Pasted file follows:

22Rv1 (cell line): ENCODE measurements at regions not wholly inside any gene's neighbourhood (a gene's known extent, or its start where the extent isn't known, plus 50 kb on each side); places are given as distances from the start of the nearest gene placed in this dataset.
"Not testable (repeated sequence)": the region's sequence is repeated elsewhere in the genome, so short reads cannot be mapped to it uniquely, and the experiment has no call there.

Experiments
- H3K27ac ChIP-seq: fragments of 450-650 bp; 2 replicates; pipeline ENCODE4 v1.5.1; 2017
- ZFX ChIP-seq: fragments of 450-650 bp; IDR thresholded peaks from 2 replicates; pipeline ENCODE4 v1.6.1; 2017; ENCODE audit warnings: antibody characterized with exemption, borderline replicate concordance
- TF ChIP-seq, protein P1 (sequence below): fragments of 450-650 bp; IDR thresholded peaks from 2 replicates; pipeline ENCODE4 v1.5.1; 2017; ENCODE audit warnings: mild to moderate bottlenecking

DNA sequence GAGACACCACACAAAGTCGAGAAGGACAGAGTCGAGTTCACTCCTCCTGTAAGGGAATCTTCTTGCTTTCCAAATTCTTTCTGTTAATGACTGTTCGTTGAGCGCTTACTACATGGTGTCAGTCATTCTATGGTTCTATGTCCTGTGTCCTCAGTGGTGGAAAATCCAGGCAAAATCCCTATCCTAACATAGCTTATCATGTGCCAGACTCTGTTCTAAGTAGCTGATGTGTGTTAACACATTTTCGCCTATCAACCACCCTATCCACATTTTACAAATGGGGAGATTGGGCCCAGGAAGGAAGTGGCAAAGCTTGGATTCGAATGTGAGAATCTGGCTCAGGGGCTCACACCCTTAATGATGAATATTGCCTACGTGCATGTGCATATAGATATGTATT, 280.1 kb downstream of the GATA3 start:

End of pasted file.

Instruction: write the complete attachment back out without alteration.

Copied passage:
22Rv1 (cell line): ENCODE measurements at regions not wholly inside any gene's neighbourhood (a gene's known extent, or its start where the extent isn't known, plus 50 kb on each side); places are given as distances from the start of the nearest gene placed in this dataset.
"Not testable (repeated sequence)": the region's sequence is repeated elsewhere in the genome, so short reads cannot be mapped to it uniquely, and the experiment has no call there.

Experiments
- H3K27ac ChIP-seq: fragments of 450-650 bp; 2 replicates; pipeline ENCODE4 v1.5.1; 2017
- ZFX ChIP-seq: fragments of 450-650 bp; IDR thresholded peaks from 2 replicates; pipeline ENCODE4 v1.6.1; 2017; ENCODE audit warnings: antibody characterized with exemption, borderline replicate concordance
- TF ChIP-seq, protein P1 (sequence below): fragments of 450-650 bp; IDR thresholded peaks from 2 replicates; pipeline ENCODE4 v1.5.1; 2017; ENCODE audit warnings: mild to moderate bottlenecking

DNA sequence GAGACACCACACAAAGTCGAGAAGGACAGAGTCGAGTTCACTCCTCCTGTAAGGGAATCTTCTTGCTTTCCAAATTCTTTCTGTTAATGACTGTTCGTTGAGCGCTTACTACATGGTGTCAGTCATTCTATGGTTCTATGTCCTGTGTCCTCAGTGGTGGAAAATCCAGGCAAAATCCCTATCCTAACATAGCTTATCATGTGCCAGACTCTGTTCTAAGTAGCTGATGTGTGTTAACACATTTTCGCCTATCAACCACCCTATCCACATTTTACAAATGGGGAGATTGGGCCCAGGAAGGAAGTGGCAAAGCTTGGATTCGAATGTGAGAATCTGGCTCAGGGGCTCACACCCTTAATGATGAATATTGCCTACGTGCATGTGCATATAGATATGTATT, 280.1 kb downstream of the GATA3 start: